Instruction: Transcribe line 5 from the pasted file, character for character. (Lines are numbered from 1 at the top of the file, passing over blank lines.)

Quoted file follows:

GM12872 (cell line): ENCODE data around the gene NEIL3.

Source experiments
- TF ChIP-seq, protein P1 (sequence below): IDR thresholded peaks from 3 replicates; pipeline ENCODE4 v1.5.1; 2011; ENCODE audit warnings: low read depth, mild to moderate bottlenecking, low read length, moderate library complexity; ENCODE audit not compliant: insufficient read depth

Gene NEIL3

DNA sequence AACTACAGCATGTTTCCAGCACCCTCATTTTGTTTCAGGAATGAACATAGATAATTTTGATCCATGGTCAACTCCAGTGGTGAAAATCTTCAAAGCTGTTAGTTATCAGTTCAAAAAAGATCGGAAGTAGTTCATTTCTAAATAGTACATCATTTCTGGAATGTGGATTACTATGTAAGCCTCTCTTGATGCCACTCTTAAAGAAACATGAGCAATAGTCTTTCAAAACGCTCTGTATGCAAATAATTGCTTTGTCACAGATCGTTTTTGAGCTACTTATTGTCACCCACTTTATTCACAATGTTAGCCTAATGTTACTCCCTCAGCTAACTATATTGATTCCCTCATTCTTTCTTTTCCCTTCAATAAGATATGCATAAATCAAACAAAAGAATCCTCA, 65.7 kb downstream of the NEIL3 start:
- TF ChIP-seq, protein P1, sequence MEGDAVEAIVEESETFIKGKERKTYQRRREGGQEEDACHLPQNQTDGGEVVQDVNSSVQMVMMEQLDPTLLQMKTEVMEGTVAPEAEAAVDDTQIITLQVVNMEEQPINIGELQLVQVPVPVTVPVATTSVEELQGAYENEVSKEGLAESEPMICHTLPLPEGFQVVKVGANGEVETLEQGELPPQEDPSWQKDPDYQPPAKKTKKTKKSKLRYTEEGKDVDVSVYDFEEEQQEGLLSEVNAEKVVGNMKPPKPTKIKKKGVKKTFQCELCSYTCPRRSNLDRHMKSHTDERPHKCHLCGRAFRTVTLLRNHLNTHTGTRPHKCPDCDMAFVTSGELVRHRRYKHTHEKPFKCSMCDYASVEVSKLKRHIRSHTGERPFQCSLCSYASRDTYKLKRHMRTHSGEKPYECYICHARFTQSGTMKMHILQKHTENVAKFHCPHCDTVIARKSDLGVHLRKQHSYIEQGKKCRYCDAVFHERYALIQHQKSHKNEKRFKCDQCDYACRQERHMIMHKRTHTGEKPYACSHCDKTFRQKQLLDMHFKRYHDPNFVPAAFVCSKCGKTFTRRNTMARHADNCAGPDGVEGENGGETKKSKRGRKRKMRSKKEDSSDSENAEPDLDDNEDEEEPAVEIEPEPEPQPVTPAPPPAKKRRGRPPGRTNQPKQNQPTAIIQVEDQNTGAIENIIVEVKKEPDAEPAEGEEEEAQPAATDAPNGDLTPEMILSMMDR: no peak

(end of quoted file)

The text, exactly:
DNA sequence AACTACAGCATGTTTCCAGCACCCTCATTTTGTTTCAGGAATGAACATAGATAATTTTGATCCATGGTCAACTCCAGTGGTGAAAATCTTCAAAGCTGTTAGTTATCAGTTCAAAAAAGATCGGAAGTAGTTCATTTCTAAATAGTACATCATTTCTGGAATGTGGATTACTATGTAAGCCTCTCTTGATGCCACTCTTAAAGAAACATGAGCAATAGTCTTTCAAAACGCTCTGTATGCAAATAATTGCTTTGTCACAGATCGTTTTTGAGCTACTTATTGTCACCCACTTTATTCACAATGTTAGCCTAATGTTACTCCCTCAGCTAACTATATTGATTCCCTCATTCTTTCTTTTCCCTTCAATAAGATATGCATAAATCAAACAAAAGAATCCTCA, 65.7 kb downstream of the NEIL3 start: